# 1988 IMO Problems/Problem 2

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## Problem

Let $n$ be a positive integer and let $A_1, A_2, \cdots, A_{2n+1}$ be subsets of a set $B$.

Suppose that

(a) Each $A_i$ has exactly $2n$ elements,

(b) Each $A_i\cap A_j$ $(1\le i contains exactly one element, and

(c) Every element of $B$ belongs to at least two of the $A_i$.

For which values of $n$ can one assign to every element of $B$ one of the numbers $0$ and $1$ in such a way that $A_i$ has $0$ assigned to exactly $n$ of its elements?

## Solution

Answer: All $n$ such that $4|n$

We first make the following $2$ claims:

Claim $1$: Each element of union belongs to exactly $2$ subsets.

Proof:

Consider a subset $A_i$. Assume that some element $x \in\ A_i$ also $\in A_k, A_l$. There are $n-1$ elements remaining in $A_i$ and there are $n-2$ subsets to choose from. By pigeon hole principle, at least $1$ of the remaining elements in $A_i$ must $\in A_k$ or $\in A_l$. This contradicts the assumption that any $2$ subsets have only $1$ element in common.

Claim $2$: $4|n$

Proof:

Now, since each element in $A_i \in$ exactly $1$ other subset, total number of elements present in the union = $n*(n+1)/2$. If each subset must have $n/2$ elements assigned a value of $1$, the total number of elements assigned value of $1$ = $n/2*(n+1)/2 = n*(n+1)/4$. Thus $4$ must divide $n$.

Now we make our final claim:

Claim $3$: $4|n$ is a sufficient condition to assign every element of the union one of the numbers 0 and 1 in such a manner that each of the sets has exactly $\frac {n}{2}$ zeros.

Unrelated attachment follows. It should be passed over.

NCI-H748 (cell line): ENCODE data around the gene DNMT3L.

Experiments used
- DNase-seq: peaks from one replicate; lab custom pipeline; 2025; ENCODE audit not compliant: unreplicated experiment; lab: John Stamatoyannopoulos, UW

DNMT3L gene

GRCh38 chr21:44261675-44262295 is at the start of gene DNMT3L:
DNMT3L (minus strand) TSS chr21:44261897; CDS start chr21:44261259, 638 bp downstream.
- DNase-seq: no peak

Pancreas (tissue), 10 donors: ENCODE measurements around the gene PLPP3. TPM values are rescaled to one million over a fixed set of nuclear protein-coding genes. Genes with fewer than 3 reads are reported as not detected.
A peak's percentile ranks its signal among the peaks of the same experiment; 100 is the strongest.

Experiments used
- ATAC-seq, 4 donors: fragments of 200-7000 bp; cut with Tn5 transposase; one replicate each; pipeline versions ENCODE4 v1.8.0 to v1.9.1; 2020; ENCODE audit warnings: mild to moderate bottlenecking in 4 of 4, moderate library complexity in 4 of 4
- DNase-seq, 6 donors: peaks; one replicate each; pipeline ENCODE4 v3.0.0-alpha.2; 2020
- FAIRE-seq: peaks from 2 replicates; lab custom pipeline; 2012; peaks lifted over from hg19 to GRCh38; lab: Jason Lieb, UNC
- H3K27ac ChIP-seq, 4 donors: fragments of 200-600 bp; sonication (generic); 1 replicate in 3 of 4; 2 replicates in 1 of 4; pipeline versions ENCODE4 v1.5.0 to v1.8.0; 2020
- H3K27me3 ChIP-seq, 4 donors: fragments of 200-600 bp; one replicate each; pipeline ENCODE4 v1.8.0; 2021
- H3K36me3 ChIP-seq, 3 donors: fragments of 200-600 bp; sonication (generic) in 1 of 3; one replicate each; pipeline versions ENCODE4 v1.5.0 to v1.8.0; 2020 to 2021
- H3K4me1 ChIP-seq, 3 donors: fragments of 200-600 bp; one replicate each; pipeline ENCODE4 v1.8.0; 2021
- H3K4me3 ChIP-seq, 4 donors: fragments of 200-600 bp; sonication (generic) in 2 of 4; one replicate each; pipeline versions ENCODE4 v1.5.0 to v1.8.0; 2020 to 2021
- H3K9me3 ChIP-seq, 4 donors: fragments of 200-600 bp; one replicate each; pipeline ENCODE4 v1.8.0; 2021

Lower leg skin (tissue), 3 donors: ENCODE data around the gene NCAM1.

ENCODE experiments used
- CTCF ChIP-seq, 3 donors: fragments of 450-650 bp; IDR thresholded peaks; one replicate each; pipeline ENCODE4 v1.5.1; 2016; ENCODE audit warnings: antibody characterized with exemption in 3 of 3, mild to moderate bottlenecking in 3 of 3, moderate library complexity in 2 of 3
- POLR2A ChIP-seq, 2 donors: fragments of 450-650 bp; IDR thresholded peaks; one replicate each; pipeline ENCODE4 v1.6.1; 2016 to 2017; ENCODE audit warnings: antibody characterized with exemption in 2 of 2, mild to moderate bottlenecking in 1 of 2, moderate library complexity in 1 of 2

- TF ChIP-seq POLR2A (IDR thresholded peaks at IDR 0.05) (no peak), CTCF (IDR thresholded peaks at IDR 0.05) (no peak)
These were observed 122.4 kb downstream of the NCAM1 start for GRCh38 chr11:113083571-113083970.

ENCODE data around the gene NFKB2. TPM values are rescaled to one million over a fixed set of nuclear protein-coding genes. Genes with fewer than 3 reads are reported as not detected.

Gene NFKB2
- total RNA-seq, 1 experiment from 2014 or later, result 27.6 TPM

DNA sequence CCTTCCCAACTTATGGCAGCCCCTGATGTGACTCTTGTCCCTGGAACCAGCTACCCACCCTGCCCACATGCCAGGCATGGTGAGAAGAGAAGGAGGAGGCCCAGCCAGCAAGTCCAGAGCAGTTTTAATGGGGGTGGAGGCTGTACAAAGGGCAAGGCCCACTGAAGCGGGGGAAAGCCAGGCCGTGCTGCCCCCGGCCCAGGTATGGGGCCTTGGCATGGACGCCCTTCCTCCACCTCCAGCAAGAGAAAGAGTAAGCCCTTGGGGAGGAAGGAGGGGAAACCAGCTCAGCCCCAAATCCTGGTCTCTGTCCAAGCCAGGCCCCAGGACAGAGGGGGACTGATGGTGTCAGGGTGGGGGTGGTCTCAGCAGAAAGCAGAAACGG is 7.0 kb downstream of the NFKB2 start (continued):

Proof:

Consider a regular polygon consisting of $n+1$ vertices where each line joining two vertices $A_i, A_j$ represents the element which $\in A_i, A_j$. Clearly there are a total of $n*(n+1)/2$ such lines representing the total number of elements of the union where each vertex is connected to $n$ vertices, meaning each of the $n$ elements of $A_i$ is part of $1$ other subset.

Starting with $i = 1$, let us start coloring all lines joining vertices $A_i$, $A_{i+1}$ with color Red, all lines joining $A_i$, $A_{i+2}$ with color White, $A_i$, $A_{i+3}$ with color Red, $A_i$, $A_{i+4}$ with color White and so on ... $A_i$, $A_{i+n/2}$ with color White.

Clearly each line from vertex $A_i$ alternates Red, White for first $n/2$ lines and then alternates White, Red for remaining $n/2$ lines implying that we could have exactly $n/2$ red lines emanating from each vertex $A_i$. But these $n/2$ lines represent $n/2$ elements of each subset $A_i$ which could each be assigned a value of $0$. This completes the proof.

- Kris17